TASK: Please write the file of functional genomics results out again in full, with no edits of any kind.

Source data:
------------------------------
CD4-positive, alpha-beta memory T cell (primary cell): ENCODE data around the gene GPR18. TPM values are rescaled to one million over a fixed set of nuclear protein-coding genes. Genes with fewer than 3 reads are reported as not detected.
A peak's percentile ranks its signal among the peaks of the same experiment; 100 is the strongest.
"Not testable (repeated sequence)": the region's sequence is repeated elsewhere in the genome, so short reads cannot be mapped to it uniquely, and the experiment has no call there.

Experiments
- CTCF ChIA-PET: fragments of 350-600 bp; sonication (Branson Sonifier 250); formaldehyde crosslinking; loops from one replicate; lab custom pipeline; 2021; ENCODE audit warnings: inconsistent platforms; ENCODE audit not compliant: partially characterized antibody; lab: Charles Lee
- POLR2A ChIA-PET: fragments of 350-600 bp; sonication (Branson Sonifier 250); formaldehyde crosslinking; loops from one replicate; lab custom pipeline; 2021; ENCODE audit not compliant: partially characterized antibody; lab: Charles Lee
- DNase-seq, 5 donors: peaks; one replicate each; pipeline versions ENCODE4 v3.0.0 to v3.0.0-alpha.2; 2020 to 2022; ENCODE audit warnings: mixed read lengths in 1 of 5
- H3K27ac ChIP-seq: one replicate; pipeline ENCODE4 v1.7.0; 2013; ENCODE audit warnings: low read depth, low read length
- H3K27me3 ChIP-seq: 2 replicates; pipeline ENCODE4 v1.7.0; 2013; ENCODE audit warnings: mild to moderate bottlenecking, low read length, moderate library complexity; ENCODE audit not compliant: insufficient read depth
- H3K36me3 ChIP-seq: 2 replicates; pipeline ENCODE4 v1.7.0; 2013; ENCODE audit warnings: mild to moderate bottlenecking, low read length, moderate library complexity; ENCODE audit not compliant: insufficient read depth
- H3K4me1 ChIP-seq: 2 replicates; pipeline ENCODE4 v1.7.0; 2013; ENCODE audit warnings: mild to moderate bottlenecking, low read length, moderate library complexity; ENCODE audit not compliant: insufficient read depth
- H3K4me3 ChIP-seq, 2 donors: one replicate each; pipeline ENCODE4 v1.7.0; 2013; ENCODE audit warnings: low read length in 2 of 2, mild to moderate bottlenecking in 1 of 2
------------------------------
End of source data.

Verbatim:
CD4-positive, alpha-beta memory T cell (primary cell): ENCODE data around the gene GPR18. TPM values are rescaled to one million over a fixed set of nuclear protein-coding genes. Genes with fewer than 3 reads are reported as not detected.
A peak's percentile ranks its signal among the peaks of the same experiment; 100 is the strongest.
"Not testable (repeated sequence)": the region's sequence is repeated elsewhere in the genome, so short reads cannot be mapped to it uniquely, and the experiment has no call there.

Experiments
- CTCF ChIA-PET: fragments of 350-600 bp; sonication (Branson Sonifier 250); formaldehyde crosslinking; loops from one replicate; lab custom pipeline; 2021; ENCODE audit warnings: inconsistent platforms; ENCODE audit not compliant: partially characterized antibody; lab: Charles Lee
- POLR2A ChIA-PET: fragments of 350-600 bp; sonication (Branson Sonifier 250); formaldehyde crosslinking; loops from one replicate; lab custom pipeline; 2021; ENCODE audit not compliant: partially characterized antibody; lab: Charles Lee
- DNase-seq, 5 donors: peaks; one replicate each; pipeline versions ENCODE4 v3.0.0 to v3.0.0-alpha.2; 2020 to 2022; ENCODE audit warnings: mixed read lengths in 1 of 5
- H3K27ac ChIP-seq: one replicate; pipeline ENCODE4 v1.7.0; 2013; ENCODE audit warnings: low read depth, low read length
- H3K27me3 ChIP-seq: 2 replicates; pipeline ENCODE4 v1.7.0; 2013; ENCODE audit warnings: mild to moderate bottlenecking, low read length, moderate library complexity; ENCODE audit not compliant: insufficient read depth
- H3K36me3 ChIP-seq: 2 replicates; pipeline ENCODE4 v1.7.0; 2013; ENCODE audit warnings: mild to moderate bottlenecking, low read length, moderate library complexity; ENCODE audit not compliant: insufficient read depth
- H3K4me1 ChIP-seq: 2 replicates; pipeline ENCODE4 v1.7.0; 2013; ENCODE audit warnings: mild to moderate bottlenecking, low read length, moderate library complexity; ENCODE audit not compliant: insufficient read depth
- H3K4me3 ChIP-seq, 2 donors: one replicate each; pipeline ENCODE4 v1.7.0; 2013; ENCODE audit warnings: low read length in 2 of 2, mild to moderate bottlenecking in 1 of 2